For the first time in 18 years, Americans were allowed to see the flag-draped casket of a soldier — Staff Sgt. Phillip Myers — who died doing his sworn duty to his country.

We are honored as citizens of the United States that the Obama administration has enough faith in our good sense and in our intelligent emotions to allow us the right to have our own Panopticonic view of the ends of a war as well as its beginnings.

To not allow a nation to mourn our dead and lost soldiers in combat has always felt politically disingenuous and humanly vicious.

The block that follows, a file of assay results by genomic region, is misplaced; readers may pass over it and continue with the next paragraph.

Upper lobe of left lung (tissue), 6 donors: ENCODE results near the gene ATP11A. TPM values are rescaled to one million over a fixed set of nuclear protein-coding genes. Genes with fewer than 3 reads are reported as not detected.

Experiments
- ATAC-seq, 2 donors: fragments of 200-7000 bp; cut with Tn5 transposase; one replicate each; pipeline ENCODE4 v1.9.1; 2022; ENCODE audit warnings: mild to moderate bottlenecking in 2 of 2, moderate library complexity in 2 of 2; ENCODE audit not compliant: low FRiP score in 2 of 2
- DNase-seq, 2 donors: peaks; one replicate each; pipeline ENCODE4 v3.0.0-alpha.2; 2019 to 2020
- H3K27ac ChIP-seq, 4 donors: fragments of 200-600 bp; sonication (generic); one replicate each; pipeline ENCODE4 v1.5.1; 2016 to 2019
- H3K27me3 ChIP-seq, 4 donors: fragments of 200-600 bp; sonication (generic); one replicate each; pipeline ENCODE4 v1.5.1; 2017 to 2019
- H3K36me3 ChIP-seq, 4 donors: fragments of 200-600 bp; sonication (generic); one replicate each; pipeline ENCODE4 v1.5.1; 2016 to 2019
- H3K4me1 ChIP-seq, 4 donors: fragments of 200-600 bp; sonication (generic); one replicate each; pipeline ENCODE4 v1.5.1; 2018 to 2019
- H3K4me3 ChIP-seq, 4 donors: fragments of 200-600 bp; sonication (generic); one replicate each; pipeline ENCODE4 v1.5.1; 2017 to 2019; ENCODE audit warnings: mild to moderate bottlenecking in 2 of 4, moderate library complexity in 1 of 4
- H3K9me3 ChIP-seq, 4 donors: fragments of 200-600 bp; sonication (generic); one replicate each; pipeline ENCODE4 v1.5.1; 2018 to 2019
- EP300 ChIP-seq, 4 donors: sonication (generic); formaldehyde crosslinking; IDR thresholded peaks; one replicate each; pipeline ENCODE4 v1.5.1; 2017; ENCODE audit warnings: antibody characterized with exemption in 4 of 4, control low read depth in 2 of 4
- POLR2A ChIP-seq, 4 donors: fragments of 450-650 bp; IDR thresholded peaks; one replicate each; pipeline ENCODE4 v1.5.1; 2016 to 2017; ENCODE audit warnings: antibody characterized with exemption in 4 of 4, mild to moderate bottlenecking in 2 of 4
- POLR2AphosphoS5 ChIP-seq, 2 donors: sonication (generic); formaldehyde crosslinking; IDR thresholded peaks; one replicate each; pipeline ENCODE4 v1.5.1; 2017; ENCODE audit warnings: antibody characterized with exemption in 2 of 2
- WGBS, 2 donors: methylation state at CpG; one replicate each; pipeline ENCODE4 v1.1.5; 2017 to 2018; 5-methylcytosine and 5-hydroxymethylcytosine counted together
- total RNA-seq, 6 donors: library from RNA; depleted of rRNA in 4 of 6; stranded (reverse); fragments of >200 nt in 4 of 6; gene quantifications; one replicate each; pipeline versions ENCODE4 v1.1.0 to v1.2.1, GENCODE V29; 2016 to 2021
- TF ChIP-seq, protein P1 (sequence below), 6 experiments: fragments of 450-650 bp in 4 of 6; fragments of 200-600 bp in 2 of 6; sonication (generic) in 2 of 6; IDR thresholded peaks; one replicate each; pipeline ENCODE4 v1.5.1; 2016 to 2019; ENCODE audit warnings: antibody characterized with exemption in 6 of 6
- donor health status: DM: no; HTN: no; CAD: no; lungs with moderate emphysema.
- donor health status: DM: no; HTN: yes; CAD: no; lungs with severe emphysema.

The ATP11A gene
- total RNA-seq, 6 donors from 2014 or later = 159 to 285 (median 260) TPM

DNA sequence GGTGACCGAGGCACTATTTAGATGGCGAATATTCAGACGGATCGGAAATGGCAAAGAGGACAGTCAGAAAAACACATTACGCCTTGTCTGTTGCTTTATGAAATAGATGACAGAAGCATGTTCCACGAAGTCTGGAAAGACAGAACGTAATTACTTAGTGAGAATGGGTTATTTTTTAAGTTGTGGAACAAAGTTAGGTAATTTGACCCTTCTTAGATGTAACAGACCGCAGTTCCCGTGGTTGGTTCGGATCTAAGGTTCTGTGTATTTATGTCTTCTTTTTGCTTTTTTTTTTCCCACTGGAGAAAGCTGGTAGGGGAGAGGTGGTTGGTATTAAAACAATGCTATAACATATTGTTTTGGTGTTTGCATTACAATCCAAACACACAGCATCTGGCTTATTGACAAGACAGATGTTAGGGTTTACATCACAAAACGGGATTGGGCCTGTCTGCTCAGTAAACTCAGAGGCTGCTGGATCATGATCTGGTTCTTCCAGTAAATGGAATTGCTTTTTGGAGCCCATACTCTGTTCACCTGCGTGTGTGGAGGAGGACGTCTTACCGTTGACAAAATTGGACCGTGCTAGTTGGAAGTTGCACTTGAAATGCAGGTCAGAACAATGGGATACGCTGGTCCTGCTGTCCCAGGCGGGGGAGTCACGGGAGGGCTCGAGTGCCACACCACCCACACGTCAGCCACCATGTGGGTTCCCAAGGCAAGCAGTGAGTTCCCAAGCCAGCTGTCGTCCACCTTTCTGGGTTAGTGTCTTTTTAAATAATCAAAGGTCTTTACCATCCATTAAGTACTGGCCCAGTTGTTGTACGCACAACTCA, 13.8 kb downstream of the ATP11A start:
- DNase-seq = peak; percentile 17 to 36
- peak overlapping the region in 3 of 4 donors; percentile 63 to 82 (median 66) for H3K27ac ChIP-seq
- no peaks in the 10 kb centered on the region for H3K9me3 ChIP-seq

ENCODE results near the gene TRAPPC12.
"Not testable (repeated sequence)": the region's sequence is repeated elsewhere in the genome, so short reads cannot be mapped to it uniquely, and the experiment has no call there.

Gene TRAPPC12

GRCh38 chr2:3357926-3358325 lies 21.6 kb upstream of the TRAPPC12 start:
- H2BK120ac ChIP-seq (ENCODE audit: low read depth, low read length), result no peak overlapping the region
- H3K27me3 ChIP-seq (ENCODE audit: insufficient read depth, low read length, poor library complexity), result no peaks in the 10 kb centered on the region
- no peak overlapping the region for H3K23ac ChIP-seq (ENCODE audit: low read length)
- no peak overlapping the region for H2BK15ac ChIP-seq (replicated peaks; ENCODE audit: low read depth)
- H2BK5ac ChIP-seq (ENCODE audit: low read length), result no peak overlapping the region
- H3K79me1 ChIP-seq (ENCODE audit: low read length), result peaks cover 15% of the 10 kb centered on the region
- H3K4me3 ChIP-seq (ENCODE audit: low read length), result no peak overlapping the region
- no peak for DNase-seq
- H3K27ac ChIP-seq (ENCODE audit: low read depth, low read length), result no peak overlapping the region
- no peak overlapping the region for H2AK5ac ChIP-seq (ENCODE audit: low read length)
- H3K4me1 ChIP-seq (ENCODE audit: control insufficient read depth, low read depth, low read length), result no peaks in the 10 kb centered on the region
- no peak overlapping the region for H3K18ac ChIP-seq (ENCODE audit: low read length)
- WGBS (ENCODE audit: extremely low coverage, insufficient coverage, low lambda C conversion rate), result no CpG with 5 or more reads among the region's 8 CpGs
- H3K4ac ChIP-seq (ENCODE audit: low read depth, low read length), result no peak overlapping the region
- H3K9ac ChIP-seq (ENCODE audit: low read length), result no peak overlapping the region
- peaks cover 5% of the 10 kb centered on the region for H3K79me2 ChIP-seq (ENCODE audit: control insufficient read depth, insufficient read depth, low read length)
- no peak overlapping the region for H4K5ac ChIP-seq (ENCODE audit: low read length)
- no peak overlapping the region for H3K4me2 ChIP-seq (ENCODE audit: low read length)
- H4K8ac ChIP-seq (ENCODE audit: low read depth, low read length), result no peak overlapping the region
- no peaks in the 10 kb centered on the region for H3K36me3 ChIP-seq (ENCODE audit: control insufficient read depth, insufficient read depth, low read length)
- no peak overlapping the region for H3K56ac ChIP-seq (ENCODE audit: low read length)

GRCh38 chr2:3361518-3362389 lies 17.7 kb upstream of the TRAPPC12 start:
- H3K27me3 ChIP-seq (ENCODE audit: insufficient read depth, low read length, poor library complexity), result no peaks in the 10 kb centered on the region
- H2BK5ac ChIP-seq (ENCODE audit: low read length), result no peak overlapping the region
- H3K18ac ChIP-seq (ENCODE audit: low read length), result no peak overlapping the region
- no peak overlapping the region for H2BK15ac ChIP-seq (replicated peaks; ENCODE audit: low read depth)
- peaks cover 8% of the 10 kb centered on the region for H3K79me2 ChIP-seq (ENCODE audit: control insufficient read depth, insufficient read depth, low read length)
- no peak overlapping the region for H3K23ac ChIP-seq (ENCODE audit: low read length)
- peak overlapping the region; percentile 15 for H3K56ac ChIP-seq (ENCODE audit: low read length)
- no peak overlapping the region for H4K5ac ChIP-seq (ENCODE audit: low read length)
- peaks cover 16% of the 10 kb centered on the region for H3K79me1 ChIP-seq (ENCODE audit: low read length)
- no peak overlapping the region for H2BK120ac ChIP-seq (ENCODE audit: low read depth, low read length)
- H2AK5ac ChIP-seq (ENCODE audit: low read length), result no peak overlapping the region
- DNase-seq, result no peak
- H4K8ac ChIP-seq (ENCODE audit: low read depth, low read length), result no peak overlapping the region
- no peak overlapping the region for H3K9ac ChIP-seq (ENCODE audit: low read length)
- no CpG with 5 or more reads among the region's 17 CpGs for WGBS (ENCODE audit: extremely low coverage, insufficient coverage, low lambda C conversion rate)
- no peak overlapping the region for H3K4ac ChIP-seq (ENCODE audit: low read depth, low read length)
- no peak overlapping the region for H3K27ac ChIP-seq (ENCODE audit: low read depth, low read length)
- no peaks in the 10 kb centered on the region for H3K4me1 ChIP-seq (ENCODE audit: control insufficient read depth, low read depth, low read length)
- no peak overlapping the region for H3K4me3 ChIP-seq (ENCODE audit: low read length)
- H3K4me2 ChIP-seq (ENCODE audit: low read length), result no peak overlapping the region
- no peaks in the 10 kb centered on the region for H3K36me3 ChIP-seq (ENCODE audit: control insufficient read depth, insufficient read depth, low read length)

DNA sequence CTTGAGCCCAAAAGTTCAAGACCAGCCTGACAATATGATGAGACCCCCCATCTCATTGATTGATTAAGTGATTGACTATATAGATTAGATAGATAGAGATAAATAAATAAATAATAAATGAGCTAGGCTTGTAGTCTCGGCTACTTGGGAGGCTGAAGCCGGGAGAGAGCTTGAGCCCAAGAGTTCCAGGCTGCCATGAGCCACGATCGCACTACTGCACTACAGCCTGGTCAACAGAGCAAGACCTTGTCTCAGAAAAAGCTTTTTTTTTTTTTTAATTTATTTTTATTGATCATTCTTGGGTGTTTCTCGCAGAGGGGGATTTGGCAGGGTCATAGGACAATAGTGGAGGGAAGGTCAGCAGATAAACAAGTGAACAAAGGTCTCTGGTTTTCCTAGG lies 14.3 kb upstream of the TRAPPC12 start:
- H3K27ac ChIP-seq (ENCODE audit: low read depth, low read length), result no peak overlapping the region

Now, we can weep with the families of the dead, instead of just wondering about a defense policy that only wanted the fight and never the repercussion.


  1. It has always seemed so strange that we celebrate the soldier, Gordon — but only when there is a life to give — once the ultimate gift was given in service to our country, we wiped them out of our memory in the official state refusal to celebrate our war dead in public. It’s really unbelievable when you consider that policy now in the dawn of a new era.


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